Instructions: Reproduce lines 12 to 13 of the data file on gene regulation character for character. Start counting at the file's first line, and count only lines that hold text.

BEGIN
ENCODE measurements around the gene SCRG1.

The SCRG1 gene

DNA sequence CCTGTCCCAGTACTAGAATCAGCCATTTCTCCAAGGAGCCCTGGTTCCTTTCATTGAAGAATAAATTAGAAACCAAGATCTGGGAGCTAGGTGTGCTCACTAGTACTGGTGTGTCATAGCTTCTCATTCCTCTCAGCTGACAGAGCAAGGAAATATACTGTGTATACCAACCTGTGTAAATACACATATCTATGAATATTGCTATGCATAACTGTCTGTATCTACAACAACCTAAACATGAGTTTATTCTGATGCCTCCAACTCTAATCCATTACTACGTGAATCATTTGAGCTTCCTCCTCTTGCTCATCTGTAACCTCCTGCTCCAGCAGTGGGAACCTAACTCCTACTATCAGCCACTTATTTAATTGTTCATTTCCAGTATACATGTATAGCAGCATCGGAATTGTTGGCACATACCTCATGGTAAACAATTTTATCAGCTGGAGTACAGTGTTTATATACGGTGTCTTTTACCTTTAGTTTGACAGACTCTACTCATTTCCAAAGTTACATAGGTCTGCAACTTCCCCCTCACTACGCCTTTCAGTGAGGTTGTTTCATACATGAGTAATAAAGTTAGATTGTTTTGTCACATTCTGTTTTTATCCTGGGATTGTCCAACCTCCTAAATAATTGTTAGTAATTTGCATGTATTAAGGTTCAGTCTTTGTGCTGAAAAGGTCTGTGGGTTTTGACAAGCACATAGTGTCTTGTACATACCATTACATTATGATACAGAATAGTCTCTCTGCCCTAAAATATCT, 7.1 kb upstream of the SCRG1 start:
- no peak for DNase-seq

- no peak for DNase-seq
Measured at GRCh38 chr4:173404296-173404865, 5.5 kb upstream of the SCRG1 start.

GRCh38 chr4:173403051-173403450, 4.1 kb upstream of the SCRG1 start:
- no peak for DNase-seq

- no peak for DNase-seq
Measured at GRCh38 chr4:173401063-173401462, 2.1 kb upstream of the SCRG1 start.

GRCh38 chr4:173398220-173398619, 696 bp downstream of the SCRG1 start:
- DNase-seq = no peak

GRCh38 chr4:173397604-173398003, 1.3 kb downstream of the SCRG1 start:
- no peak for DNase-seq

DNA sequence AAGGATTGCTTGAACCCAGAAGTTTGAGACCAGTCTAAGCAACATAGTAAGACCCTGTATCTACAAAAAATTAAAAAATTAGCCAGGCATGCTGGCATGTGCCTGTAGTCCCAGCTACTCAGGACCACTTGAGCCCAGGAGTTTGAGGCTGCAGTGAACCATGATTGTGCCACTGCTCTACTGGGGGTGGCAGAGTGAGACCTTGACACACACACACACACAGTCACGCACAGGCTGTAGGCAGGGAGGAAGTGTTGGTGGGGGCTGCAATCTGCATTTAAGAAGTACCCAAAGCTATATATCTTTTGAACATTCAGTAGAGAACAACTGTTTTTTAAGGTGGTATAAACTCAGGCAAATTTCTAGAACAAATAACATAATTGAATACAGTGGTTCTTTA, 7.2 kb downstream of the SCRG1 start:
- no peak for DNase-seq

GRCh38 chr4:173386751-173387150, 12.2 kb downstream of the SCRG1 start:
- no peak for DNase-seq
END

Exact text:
- DNase-seq = no peak

GRCh38 chr4:173397604-173398003, 1.3 kb downstream of the SCRG1 start: